Installation view of Kim Dickey: Words Are Leaves.
Installation view of Kim Dickey: Words Are Leaves.
Jeff Wells

Kim Dickey. The Museum of Contemporary Art Denver is hosting a large and significant solo called Kim Dickey: Words Are Leaves that ranges across the entire set of galleries and connecting spaces on the institution’s second floor. The exhibit, curated by Nora Burnett Abrams, begins with the work Dickey was doing in New York before she came to Colorado, but included are pieces done after she arrived. The chief revelation of this display is that in some of her earliest pieces, Dickey was concerned with making almost invisible references to the human body, a trait that’s overshadowed by her more obvious botanical imagery, which has dominated the main current of her art production since that time. Among the several showstoppers is the combination of the monumental ceramic bas-relief “Parterre” with the floor installation in front of it, “Rosebud Bush and Lift and Divide Rug.” Also spectacular are the lineup of monumental urns and the room filled with leaf-covered animal sculptures. These works not only reveal the predominating garden theme, but they also illustrate Dickey’s idea of creating sculptures that are geometric, minimalist and decorative, all at the same time. Through January 22 at MCA Denver, 1485 Delgany Street, 303-298-7554, mcadenver.org. Read the full review of Kim Dickey: Words Are Leaves .

Keep reading for more reviews.
 

Carroll Dunham, "Shootist," 2000.
Carroll Dunham, "Shootist," 2000.
Denver Art Museum

Audacious. Last summer, Rebecca Hart took the rudder of the Denver Art Museum’s Modern and Contemporary department, and Audacious: Contemporary Artists Speak Out, in the main galleries on the third level of the DAM’s Hamilton Building, is her debut effort. Although Audacious is meant to showcase objects from the DAM’s permanent collection, this particular assortment has been heavily salted with pieces from the private holdings of Kent and Vicki Logan. The largesse of other important donors is included, too, but to a lesser extent. Among the standouts are several works by American artists such as Philip Guston, Robert Colescott, David Hammons, Barbara Kruger, Brian Alfred and Ben Jackel. There’s also a big European presence, especially among the YBA (Young British Artists), who are now, alas, not so young. First among these is Damien Hirst’s “Do you know what I like about you?,” from 1994. Chinese art likewise plays a large role in Audacious, and there are even some Colorado artists included, among them Tony Ortega, Jack Balas and Viviane Le Courtois. Through February 26, 2017, at the Denver Art Museum, 100 West 14th Avenue Parkway, 720-865-5000, denverartmuseum.org.

Phil Risbeck and John Sorbie. It might seem like a stretch for Darrin Alfred, the Denver Art Museum’s curator of architecture, design and graphics, to come up with something relevant to dance, the museum’s theme this summer; after all, his specialties are defined by their static quality, while dance is about movement. But Alfred did, with the clever Performance on Paper: The Posters of Phil Risbeck and John Sorbie. Even more interesting is a connection that the show has to a different topic — that of Western art, with Alfred mounting the show in the Western American galleries. Dance posters are one of several categories of arts posters included, but the connecting thread is there. Designers Risbeck and Sorbie separately created remarkable bodies of posters, printed over many decades. And while it’s hard to make specific stylistic observations about either designer, some general ones can be made; for instance, both juxtapose eye-catching imagery with text blocks. Posters are easy to like, which is their mandate – but these are especially appealing, because they were done by world-renowned Colorado artists. Through January 8, 2017, at the DAM, 100 West 14th Avenue Parkway, 720-865-5000, denverartmuseum.org. Read the full review of the Phil Risbeck and John Sorbie show.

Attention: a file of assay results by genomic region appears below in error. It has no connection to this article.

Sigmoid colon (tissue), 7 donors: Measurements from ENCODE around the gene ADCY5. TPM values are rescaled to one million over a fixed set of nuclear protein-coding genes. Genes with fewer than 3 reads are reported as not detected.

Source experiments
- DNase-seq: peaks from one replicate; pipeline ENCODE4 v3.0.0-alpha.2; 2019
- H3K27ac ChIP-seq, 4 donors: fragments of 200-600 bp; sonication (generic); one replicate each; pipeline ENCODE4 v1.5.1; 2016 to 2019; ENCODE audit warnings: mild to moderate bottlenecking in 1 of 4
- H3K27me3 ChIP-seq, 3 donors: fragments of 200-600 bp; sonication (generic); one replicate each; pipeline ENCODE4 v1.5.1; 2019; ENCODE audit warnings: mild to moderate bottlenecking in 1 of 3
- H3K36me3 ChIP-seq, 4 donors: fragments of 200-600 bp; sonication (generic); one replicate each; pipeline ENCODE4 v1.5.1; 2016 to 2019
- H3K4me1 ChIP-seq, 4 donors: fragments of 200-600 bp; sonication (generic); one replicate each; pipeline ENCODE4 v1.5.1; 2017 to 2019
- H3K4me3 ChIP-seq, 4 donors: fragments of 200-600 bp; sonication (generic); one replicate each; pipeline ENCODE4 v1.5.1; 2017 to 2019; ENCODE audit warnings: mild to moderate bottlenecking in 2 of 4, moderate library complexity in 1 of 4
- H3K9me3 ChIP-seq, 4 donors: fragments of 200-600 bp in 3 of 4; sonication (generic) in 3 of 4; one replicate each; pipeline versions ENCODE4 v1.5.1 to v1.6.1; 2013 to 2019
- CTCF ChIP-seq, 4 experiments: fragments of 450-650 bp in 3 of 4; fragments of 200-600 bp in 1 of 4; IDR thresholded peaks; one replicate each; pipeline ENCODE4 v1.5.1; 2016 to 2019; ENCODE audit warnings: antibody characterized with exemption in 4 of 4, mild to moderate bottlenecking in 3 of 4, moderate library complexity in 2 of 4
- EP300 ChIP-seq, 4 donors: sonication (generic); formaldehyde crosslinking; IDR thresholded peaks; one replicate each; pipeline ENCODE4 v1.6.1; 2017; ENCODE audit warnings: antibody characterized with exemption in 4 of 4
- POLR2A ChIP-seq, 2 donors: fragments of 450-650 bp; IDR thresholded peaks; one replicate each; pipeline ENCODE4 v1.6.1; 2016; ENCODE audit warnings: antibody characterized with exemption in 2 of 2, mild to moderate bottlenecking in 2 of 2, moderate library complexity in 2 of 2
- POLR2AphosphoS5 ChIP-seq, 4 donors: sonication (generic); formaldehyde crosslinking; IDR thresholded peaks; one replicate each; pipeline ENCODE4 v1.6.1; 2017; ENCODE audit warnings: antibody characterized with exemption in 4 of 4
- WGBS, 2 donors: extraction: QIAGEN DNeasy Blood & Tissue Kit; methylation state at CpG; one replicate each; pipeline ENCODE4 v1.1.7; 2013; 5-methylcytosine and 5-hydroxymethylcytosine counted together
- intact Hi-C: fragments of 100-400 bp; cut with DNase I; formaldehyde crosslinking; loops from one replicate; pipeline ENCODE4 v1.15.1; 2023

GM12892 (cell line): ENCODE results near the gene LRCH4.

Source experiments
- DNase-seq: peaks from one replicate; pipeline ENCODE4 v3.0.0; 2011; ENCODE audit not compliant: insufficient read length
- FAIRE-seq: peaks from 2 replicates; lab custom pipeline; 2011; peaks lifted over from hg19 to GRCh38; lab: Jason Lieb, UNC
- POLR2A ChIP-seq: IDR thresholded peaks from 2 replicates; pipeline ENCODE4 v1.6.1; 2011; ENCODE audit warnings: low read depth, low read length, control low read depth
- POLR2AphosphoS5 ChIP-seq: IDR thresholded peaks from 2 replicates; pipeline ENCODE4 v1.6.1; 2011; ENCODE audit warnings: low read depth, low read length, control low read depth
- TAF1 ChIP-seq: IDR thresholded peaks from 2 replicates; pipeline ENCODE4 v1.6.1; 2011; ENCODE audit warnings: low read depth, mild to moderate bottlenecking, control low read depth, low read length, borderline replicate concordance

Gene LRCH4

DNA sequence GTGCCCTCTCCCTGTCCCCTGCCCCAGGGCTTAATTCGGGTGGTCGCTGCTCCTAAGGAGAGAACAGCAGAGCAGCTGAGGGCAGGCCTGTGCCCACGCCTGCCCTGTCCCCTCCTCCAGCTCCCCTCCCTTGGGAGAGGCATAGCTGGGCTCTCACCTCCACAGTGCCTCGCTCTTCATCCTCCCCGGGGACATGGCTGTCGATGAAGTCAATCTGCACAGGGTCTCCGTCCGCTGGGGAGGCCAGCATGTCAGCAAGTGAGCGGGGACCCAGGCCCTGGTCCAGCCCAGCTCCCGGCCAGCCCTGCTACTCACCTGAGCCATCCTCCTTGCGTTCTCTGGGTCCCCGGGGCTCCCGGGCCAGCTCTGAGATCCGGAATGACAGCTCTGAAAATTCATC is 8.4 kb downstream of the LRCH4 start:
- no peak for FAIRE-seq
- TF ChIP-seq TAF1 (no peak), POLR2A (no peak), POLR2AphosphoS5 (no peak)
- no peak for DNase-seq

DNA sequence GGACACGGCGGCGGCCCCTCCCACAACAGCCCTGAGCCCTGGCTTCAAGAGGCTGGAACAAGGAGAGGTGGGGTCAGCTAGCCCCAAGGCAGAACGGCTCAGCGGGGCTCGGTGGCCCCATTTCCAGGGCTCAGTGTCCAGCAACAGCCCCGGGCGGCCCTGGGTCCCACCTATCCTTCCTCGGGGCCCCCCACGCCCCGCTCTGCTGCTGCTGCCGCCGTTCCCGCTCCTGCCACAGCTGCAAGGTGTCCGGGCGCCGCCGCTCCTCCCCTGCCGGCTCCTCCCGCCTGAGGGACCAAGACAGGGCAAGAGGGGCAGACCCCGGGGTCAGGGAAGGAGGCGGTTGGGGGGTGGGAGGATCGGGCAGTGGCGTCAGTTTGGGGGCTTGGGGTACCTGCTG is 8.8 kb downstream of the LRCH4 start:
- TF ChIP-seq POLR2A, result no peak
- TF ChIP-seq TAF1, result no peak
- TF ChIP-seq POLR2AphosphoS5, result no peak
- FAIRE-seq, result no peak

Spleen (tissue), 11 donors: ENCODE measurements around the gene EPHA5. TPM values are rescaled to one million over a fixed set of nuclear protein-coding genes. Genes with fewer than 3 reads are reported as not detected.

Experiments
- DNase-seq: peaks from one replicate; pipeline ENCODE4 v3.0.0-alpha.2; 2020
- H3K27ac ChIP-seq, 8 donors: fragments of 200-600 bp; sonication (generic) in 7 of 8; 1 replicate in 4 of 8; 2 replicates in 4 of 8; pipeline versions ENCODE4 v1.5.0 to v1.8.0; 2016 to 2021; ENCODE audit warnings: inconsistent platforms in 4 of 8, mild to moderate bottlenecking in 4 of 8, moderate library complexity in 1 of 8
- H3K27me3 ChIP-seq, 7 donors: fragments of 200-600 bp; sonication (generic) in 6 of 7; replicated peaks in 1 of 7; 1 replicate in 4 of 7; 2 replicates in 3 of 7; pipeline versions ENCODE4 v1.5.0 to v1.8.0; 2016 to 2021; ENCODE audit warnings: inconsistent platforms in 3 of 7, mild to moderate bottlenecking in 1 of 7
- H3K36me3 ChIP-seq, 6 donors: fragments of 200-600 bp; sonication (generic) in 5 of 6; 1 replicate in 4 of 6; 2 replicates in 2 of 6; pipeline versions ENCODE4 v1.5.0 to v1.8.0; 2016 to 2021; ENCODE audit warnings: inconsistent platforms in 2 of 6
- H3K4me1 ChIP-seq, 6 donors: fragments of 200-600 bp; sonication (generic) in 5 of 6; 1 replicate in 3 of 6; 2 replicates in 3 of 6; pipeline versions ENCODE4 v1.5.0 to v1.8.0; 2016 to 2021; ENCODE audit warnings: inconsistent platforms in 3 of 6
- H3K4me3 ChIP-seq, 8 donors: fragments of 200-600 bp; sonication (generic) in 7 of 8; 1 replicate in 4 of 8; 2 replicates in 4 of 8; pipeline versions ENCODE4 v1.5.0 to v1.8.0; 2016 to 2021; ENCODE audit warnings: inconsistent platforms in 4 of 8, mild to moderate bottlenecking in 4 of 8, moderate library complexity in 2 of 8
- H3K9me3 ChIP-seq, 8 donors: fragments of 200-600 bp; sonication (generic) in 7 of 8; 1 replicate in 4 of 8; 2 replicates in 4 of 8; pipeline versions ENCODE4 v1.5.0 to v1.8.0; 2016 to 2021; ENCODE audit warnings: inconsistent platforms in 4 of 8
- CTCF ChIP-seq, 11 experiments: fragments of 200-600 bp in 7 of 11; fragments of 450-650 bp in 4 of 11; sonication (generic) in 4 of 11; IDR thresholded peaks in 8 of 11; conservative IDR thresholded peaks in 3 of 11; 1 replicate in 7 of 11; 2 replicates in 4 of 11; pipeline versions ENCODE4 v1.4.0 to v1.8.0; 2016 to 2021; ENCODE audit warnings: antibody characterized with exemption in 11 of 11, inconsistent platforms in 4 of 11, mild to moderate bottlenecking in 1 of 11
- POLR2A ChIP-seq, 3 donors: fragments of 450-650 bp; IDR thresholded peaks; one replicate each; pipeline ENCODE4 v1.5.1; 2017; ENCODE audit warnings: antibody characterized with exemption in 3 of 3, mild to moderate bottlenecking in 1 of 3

Unbound: Sculpture in the Field. Since the Arvada Center sits on a very large site, exhibitions manager Collin Parson and assistant curator Kristin Bueb decided to use a small part of it as a xeric sculpture garden. Parson and Bueb invited Cynthia Madden Leitner, of the Museum of Outdoor Arts in Englewood, to partner with the Center in the effort. The MOA has made a specialty of placing large pieces of sculpture in various spots around metro Denver, and that technical expertise was very desirable. The group put together a list of sculptors they wanted to include, and the final roster of fifteen artists was established, with most being represented by two pieces. The participating artists, all of whom live in Colorado and work in abstraction or conceptual abstraction, are Vanessa Clarke, Emmett Culligan, John Ferguson, Erick Johnson, Andy Libertone, Nancy Lovendahl, Robert Mangold, Patrick Marold, David Mazza, Andy Miller, Charles Parson, Carl Reed, Joe Riché, Kevin Robb and Bill Vielehr. Extended through March 2017 at the Arvada Center, 6901 Wadsworth Boulevard, 720-898­7200, arvadacenter.org. Read the Unbound review here.

Use Current Location

Related Locations

miles
Denver Art Museum

100 W. 14th Ave. Parkway
Denver, CO 80204

720-865-5000

www.denverartmuseum.org

miles
Robischon Gallery
miles
MCA Denver

1485 Delgany St.
Denver, CO 80202

303-298-7554

www.mcadenver.org

miles
Clyfford Still Museum
miles
Mike Wright Gallery
miles
Colorado Springs Fine Arts Center

30 W. Dale St.
Colorado Springs, CO 80903

719-634-5581

www.csfineartscenter.org


Sponsor Content

Newsletters

All-access pass to top stories, events and offers around town.

Sign Up >

No Thanks!

Remind Me Later >